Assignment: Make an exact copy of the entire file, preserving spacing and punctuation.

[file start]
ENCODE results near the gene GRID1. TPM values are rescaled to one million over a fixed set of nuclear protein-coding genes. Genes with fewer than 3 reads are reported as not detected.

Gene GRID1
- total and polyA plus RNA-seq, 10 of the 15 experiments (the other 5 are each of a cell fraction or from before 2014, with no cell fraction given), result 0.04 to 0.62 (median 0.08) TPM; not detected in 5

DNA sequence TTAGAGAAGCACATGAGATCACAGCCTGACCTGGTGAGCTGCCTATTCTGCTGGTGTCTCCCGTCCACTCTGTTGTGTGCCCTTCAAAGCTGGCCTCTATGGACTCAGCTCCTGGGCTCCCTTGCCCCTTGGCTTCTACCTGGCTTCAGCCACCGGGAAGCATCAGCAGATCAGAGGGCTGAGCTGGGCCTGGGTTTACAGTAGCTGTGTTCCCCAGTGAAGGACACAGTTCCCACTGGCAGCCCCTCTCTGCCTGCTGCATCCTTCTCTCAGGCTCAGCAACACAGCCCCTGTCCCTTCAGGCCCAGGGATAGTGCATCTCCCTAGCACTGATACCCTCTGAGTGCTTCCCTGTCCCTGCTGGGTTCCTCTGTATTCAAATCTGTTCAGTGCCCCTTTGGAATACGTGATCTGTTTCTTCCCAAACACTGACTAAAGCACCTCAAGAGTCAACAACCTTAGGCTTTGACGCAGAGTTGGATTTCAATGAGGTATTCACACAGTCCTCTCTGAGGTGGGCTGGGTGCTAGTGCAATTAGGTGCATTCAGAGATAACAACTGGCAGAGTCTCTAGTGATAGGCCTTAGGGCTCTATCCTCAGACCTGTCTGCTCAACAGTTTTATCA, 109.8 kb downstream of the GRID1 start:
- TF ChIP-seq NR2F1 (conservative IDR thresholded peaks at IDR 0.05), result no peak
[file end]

ENCODE results near the gene GRID1. TPM values are rescaled to one million over a fixed set of nuclear protein-coding genes. Genes with fewer than 3 reads are reported as not detected.

Gene GRID1
- total and polyA plus RNA-seq, 10 of the 15 experiments (the other 5 are each of a cell fraction or from before 2014, with no cell fraction given), result 0.04 to 0.62 (median 0.08) TPM; not detected in 5

DNA sequence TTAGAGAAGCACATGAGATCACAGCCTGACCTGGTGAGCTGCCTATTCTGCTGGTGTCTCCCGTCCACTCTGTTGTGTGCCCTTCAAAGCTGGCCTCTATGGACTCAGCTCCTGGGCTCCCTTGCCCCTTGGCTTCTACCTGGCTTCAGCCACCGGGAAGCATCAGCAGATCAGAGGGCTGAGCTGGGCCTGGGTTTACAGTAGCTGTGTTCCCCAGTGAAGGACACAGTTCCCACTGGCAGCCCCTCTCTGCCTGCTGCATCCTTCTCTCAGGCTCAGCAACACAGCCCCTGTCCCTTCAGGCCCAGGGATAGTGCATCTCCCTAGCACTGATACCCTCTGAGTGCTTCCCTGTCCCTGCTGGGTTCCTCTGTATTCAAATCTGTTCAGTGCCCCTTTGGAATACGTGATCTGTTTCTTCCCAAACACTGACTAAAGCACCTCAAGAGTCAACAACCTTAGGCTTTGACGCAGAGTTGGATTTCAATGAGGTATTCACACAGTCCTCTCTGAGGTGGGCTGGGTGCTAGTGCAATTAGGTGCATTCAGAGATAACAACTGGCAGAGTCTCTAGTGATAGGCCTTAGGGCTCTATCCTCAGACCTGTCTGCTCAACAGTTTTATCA, 109.8 kb downstream of the GRID1 start:
- TF ChIP-seq NR2F1 (conservative IDR thresholded peaks at IDR 0.05), result no peak